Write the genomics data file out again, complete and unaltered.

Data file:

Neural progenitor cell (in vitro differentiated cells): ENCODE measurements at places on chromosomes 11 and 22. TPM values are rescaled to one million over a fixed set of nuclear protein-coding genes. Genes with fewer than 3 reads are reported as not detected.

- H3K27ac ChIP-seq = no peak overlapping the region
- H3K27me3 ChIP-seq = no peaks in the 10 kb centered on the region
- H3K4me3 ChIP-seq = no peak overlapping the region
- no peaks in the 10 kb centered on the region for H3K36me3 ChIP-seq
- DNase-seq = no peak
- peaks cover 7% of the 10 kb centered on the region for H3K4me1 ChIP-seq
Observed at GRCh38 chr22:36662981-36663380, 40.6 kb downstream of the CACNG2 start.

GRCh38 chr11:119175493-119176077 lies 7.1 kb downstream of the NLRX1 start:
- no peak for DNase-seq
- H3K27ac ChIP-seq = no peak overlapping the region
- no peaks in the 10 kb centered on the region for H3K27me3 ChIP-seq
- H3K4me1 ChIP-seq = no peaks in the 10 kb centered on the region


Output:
Neural progenitor cell (in vitro differentiated cells): ENCODE measurements at places on chromosomes 11 and 22. TPM values are rescaled to one million over a fixed set of nuclear protein-coding genes. Genes with fewer than 3 reads are reported as not detected.

- H3K27ac ChIP-seq = no peak overlapping the region
- H3K27me3 ChIP-seq = no peaks in the 10 kb centered on the region
- H3K4me3 ChIP-seq = no peak overlapping the region
- no peaks in the 10 kb centered on the region for H3K36me3 ChIP-seq
- DNase-seq = no peak
- peaks cover 7% of the 10 kb centered on the region for H3K4me1 ChIP-seq
Observed at GRCh38 chr22:36662981-36663380, 40.6 kb downstream of the CACNG2 start.

GRCh38 chr11:119175493-119176077 lies 7.1 kb downstream of the NLRX1 start:
- no peak for DNase-seq
- H3K27ac ChIP-seq = no peak overlapping the region
- no peaks in the 10 kb centered on the region for H3K27me3 ChIP-seq
- H3K4me1 ChIP-seq = no peaks in the 10 kb centered on the region